Wednesday, January 11, 2017

Coram Voice launches writing competition

Coram Voice launches writing competition to celebrate the voices of care-experienced children and young people 
Following the success of ‘Voices’, its first ever national writing competition in 2016, Coram Voice is excited to open the competition for a second year on 9 January.
The charity, which provides a range of services for children and young people in and around the care system, is launching Voices 2017 as a platform for care-experienced young people to express their creative talents.
The theme of this year’s competition is ‘New Beginnings’ and Coram Voice is asking children and young people to draw inspiration from a change in their lives or opportunities they’ve experienced to try something new.
The competition is grouped in three age categories: primary school, secondary school and care leavers, with a special additional award for migrant children in care or care leavers. Entries, which can be submitted online from 9 January until 21 February, can be in any written style including poems, short stories or newspaper articles, with a 500 word limit.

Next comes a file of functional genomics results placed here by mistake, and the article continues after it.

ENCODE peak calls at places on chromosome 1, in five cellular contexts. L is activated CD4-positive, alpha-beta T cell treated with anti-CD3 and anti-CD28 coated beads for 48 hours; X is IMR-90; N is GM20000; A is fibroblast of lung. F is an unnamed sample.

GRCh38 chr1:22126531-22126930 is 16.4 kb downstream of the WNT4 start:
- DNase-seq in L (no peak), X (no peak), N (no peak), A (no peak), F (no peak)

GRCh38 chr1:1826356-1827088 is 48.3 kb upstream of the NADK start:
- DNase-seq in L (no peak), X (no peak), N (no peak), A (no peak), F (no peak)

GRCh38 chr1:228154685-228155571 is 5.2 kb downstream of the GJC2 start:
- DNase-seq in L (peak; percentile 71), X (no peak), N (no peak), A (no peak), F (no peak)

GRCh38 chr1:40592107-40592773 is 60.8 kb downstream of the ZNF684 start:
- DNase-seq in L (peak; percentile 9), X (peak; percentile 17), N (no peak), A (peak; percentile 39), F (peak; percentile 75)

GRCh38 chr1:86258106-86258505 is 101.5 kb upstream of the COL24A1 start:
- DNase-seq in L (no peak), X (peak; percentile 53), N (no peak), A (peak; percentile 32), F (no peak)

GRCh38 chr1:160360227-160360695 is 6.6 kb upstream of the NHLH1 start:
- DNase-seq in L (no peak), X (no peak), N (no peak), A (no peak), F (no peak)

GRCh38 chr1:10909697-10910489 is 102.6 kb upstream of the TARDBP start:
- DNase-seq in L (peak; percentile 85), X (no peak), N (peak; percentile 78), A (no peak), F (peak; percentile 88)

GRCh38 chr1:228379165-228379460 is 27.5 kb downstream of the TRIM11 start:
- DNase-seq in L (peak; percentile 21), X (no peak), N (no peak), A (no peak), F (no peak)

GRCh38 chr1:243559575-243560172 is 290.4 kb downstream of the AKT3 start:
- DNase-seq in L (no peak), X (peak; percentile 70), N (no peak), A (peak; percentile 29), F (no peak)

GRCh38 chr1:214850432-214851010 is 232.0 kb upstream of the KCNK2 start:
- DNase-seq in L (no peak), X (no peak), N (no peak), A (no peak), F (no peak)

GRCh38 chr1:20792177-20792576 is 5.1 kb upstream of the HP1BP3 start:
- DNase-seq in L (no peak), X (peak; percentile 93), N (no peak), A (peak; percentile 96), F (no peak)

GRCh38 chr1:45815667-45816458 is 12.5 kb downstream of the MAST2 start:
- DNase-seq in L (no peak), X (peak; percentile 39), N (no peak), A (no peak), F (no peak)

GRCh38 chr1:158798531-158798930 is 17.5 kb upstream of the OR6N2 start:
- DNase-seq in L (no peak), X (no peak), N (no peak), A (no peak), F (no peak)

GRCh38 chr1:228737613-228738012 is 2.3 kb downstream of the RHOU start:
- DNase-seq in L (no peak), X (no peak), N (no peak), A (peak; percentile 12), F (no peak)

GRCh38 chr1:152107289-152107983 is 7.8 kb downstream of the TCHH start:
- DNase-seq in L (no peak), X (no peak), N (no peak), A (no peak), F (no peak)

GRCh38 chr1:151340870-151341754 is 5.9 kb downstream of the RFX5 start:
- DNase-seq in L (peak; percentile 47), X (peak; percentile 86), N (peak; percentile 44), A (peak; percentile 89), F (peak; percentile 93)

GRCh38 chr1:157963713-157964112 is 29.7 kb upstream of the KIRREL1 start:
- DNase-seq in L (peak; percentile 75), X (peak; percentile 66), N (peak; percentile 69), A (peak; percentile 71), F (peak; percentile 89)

The entries for Voices 2017 will be judged by a panel of authors, journalists and writers including:
·         Alex Wheatle, winner of the 2016 Guardian Children’s Fiction Prize
·         Jackie Long, Social Affairs Editor for Channel 4 News
·         Jenny Molloy, author of ‘Hackney Child’
·         Paolo Hewitt, music journalist, writer and author of ‘The Looked After Kid’
·         Nikesh Shukla, writer and editor of ‘The Good Immigrant’
·         Keren David, author of young adult fiction including ‘Salvage’
·         Luke Stevenson, Children’s Social Care Journalist for Community Care
Winners will be announced by the judges at an awards ceremony in London on 10 April.
One of the judges, Keren David commented: “I am delighted to be on the judging panel. Young people in care are full of talent and potential and their voices need to be heard.”
Steven, winner of the Secondary School category for Voices 2016 said: “I didn’t think I’d win so I was really happy when they said I had. I’ve since had the opportunity to read my story to my year group and at other events.
“I’d say to this year’s entrants – think back to your past, and put in what you can remember. Even if you think you can’t win – as I did – you never know, just try your best.”
For more information about Voices 2017, how to enter and prizes, please

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